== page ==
But as the conversation grew, territories were claimed and lines began to be drawn. Certain groups declared that there was a range of acceptable questions (generally permitting the re-imagining of worship practices but not theological stances) and they (loudly) denounced the rest of us. Others set up camp as either for the Ooze or for Emergent Village – competing for publishing contracts, conference speaking spots, and (of course) advertising dollars. Those of us involved in both observed that tension and felt like we were being made to choose sides. Looking back, it seems so silly that in a conversation about deconstructing the systems of modernism in favor of re-imaging a wholistic and healthy way to be the church such petty fights would ever be waged, but I guess that is the way of man (and I intentionally used the masculine there). For me the conversation was holy in whatever guise it took.

I never made it to a Soularize until this year and I regret that. But there was still something intriguing to enter into that space ten years on and discover where the past decade has taken the conversation. In a struggling economy the trappings of financial success have long since lost the power to sway the conversation. Petty differences have given way to collaboration as those who believe that re-imagining church for a postmodern world is more than just the latest trend to follow. The angst of needing to constantly deconstruct where we all have been has mellowed into a loosely held space where dreams and critique coexist. The urgency to fix the world has passed while the passion to hope for a better world remains.

In short, the emerging conversation I encountered at Soularize this year was one of hope. While it might not burn as brightly as it once did, a bonfire requires too much empty energy to sustain itself. What we have left is a smoldering movement – not in the negative sense of having been reduced to ashes, but of the sort of long-burning coals that warm homes and bake bread. And there are still new people joining the conversation – asking their own questions and desperately attempting to cling to their faith in meaningful ways. But how they enter in looks different now that there are those of us who have matured in this conversation for the past ten years or more there to welcome them in.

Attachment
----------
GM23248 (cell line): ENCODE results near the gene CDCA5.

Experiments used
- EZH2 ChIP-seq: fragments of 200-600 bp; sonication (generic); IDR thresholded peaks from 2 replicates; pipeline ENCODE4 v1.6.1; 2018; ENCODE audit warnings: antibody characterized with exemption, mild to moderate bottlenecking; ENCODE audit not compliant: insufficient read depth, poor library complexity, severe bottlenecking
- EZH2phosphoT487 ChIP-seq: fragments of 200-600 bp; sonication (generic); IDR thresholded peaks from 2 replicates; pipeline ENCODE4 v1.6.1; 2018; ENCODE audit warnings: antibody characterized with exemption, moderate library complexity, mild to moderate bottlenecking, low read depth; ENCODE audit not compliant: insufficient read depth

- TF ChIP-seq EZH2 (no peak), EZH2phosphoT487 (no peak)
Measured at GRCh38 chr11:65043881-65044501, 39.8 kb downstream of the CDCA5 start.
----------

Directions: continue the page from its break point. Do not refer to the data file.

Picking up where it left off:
Groups like Soularize and The Ooze may be winding down, but that is because the conversation has shifted. We no longer just need space for questions; we need space to build as well. Learning parties are no longer just about questions, they are also about formulating responses with our lives. I am grateful for this last Soularize for serving as a transition in that shift. And I am looking forward to what lies ahead.


17 Responses leave one →
  1. October 23, 2011

    Well said, Julie. It was so great to experience this last Soularize with you and so many who have become friends over these last 10 years. Here’s to the next 10! And the 10 after that, and … and …

  2. October 23, 2011

    Julie, great reflection. yes, hope-full building.
    I remember looking at the 1st Soularize with so much lust from afar, with so many questions, angst and loneliness. Ten years later, I’m invested in building and forming. I’m looking forward what this new season is bringing.

  3. October 23, 2011

    “What we have left is a smoldering movement – not in the negative sense of having been reduced to ashes, but of the sort of long-burning coals that warm homes and bake bread.”